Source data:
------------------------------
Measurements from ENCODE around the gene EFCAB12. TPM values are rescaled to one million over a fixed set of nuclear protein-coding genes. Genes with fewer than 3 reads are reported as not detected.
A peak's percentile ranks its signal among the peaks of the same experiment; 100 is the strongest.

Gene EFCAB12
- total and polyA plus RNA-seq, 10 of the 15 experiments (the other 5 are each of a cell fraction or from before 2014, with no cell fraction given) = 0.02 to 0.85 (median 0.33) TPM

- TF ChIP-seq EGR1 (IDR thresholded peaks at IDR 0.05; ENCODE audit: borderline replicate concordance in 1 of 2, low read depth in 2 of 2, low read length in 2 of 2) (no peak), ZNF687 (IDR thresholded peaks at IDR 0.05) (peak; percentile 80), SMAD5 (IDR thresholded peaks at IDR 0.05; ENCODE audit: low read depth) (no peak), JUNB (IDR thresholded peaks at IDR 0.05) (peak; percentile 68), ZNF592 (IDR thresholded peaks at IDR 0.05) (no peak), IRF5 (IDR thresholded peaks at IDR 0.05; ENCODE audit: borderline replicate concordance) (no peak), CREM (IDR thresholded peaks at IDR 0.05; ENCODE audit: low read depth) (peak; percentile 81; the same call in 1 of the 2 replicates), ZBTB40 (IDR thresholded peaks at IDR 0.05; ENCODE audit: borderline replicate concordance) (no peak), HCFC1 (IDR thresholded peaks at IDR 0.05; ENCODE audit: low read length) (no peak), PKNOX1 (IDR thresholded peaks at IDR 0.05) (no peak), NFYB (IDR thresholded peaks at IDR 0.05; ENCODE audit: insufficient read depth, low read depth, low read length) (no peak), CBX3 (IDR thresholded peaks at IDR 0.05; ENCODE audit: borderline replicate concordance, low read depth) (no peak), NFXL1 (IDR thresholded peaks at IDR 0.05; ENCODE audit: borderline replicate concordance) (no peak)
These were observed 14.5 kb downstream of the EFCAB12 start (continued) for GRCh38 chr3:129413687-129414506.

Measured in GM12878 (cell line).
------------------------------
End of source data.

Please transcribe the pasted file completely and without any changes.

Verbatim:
Measurements from ENCODE around the gene EFCAB12. TPM values are rescaled to one million over a fixed set of nuclear protein-coding genes. Genes with fewer than 3 reads are reported as not detected.
A peak's percentile ranks its signal among the peaks of the same experiment; 100 is the strongest.

Gene EFCAB12
- total and polyA plus RNA-seq, 10 of the 15 experiments (the other 5 are each of a cell fraction or from before 2014, with no cell fraction given) = 0.02 to 0.85 (median 0.33) TPM

- TF ChIP-seq EGR1 (IDR thresholded peaks at IDR 0.05; ENCODE audit: borderline replicate concordance in 1 of 2, low read depth in 2 of 2, low read length in 2 of 2) (no peak), ZNF687 (IDR thresholded peaks at IDR 0.05) (peak; percentile 80), SMAD5 (IDR thresholded peaks at IDR 0.05; ENCODE audit: low read depth) (no peak), JUNB (IDR thresholded peaks at IDR 0.05) (peak; percentile 68), ZNF592 (IDR thresholded peaks at IDR 0.05) (no peak), IRF5 (IDR thresholded peaks at IDR 0.05; ENCODE audit: borderline replicate concordance) (no peak), CREM (IDR thresholded peaks at IDR 0.05; ENCODE audit: low read depth) (peak; percentile 81; the same call in 1 of the 2 replicates), ZBTB40 (IDR thresholded peaks at IDR 0.05; ENCODE audit: borderline replicate concordance) (no peak), HCFC1 (IDR thresholded peaks at IDR 0.05; ENCODE audit: low read length) (no peak), PKNOX1 (IDR thresholded peaks at IDR 0.05) (no peak), NFYB (IDR thresholded peaks at IDR 0.05; ENCODE audit: insufficient read depth, low read depth, low read length) (no peak), CBX3 (IDR thresholded peaks at IDR 0.05; ENCODE audit: borderline replicate concordance, low read depth) (no peak), NFXL1 (IDR thresholded peaks at IDR 0.05; ENCODE audit: borderline replicate concordance) (no peak)
These were observed 14.5 kb downstream of the EFCAB12 start (continued) for GRCh38 chr3:129413687-129414506.

Measured in GM12878 (cell line).